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How is the forest sector changing?

The forest sector is undergoing major changes because of shifting global markets for traditional forest products, as well as growing demand for non-traditional products that can be used in innovative, environmentally friendly and sustainable ways, advancing Canada’s transition to a low-carbon economy.

The forest sector is at a crossroad

Demand for print media, such as newsprint and printing and writing paper, has continued to shrink as consumers increasingly turn to digital media. In 2019, global demand for newsprint fell 13%, and demand for printing and writing paper fell 6% from the previous year. In addition, declining fibre supply, growing protectionism, and the cyclical up-and-down markets of many commodities are pushing the forest sector to diversify product lines and pivot toward higher value products. The growing focus on climate change and sustainability offers such opportunities and demand for cost-effective, low-carbon solutions from the forest sector is expected to grow.

Adopting innovation

The development of innovative new products and the discovery of new applications for existing products is helping the forest sector adjust to challenges, improve financial performance, and demonstrate a commitment to environmental performance and green growth.

For example, advances in engineered wood products and building systems are boosting demand for wood products. The advances are enabling the construction of taller, more sustainable, and more energy-efficient buildings made primarily from wood, helping to reduce the carbon footprint of construction.

Additionally, wood-fibre residues and by-products of forest product manufacturing are being used to make bioproducts, a fast-growing category of products that includes biochemicals, biomaterials, and bioenergy. For example, compostable bioplastics are already a flagship of the forest sector’s potential. Importantly, low-carbon biofuels from sustainable forest biomass, such as those produced from sawmilling and harvest residues, are currently the only alternatives for conventional aviation and marine fuel and will be central to the transition toward a low-carbon economy.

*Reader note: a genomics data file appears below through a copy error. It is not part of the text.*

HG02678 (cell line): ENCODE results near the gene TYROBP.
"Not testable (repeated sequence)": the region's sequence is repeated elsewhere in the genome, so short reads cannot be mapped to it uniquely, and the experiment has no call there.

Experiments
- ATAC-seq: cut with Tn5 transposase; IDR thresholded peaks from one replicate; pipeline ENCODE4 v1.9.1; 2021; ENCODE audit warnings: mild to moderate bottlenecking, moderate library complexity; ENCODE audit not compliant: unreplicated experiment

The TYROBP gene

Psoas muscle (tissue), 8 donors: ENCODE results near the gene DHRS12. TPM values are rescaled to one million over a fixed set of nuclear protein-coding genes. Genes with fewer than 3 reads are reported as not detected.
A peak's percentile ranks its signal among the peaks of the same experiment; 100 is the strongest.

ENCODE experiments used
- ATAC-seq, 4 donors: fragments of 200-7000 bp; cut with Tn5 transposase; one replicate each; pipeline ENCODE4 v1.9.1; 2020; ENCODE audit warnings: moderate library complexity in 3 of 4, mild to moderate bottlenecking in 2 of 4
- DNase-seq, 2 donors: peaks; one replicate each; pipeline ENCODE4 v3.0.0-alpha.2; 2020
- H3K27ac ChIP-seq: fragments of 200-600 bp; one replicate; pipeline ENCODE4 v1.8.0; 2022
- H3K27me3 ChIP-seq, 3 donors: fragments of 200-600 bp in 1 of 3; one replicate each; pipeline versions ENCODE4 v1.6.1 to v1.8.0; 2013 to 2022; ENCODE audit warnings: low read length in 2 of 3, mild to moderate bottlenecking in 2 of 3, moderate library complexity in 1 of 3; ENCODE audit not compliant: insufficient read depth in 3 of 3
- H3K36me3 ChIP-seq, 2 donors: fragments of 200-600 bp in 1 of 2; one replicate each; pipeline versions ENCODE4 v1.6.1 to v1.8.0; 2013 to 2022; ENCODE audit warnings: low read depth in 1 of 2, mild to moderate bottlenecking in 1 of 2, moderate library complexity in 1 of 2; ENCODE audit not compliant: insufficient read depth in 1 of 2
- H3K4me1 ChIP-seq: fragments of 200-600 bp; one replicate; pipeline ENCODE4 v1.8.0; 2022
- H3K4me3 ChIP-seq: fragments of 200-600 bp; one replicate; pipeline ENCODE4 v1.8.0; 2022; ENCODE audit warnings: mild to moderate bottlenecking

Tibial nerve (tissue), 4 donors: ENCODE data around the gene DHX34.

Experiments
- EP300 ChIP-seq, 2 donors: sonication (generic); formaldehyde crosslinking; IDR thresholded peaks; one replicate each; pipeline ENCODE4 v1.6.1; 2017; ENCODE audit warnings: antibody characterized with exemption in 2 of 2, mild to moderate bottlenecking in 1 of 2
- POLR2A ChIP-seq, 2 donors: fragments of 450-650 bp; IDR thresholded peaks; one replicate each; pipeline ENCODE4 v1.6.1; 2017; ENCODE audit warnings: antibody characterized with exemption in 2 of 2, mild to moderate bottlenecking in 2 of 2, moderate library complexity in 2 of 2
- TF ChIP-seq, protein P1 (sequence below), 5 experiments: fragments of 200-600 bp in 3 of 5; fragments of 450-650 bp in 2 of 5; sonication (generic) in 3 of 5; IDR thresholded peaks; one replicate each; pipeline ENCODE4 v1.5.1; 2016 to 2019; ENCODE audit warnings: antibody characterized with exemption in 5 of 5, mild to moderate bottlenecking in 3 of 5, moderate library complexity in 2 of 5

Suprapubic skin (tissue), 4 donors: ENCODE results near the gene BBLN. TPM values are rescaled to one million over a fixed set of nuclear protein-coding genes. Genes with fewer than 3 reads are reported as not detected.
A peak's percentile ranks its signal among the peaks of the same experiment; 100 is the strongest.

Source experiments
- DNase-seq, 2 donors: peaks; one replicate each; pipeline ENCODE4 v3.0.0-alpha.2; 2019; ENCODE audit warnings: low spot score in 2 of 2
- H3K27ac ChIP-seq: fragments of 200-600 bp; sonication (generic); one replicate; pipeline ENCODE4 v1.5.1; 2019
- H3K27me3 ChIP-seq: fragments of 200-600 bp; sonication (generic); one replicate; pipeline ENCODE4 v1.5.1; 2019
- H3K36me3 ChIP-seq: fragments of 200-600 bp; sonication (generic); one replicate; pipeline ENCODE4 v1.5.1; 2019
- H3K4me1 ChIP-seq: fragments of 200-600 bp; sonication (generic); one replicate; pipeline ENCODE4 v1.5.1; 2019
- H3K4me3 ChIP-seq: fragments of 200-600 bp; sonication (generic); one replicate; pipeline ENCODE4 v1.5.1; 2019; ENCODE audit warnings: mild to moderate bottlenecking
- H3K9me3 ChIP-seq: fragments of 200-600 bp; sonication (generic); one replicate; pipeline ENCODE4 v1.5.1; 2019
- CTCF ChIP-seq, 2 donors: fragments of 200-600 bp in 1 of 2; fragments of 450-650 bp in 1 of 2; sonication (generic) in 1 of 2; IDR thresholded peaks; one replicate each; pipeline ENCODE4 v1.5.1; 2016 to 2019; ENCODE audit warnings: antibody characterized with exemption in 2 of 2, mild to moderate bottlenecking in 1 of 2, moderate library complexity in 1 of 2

Photo of GCUP Technology Corp.’s new bioplastic coffee pods, for use in single-serve coffee machines.
An estimated 5 billion cups of coffee are brewed in single-serve machines in Canada each year. GCUP Technology Corp. is developing an alternative to the plastic pods used in these machines by creating pods made of bioplastics reinforced with wood fibre. The new pods are bio-based, 100 percent compostable and brew a great cup of coffee.

Restructuring to adapt to new trade patterns

The expansion of trade has led to increased global integration across many industries. Many Canadian forest sector firms now operate facilities in the United States, and some have invested in European facilities as well. Considering that China and Japan have become key destinations for many Canadian forest products, the sector’s structure has changed from Canadian companies competing in North American markets to North American companies competing in global markets.

Calling for a new generation of workers

In 2016, women comprised only 17% of the workers in the forest sector, while immigrants, which represent 25% of the Canadian workforce, made up only 12% of the forest sector. Indigenous people made up 7% of forest sector employment compared to 4% for the Canadian workforce. The sector’s transformation creates an opportunity to attract workers with science, technology, engineering and mathematics (STEM) education, higher technical skills and more diverse backgrounds.

Sources and information
Photo credit
  • G-Cup photo by GCUP Technology Corp.

Table of contents — The State of Canada's Forests Report

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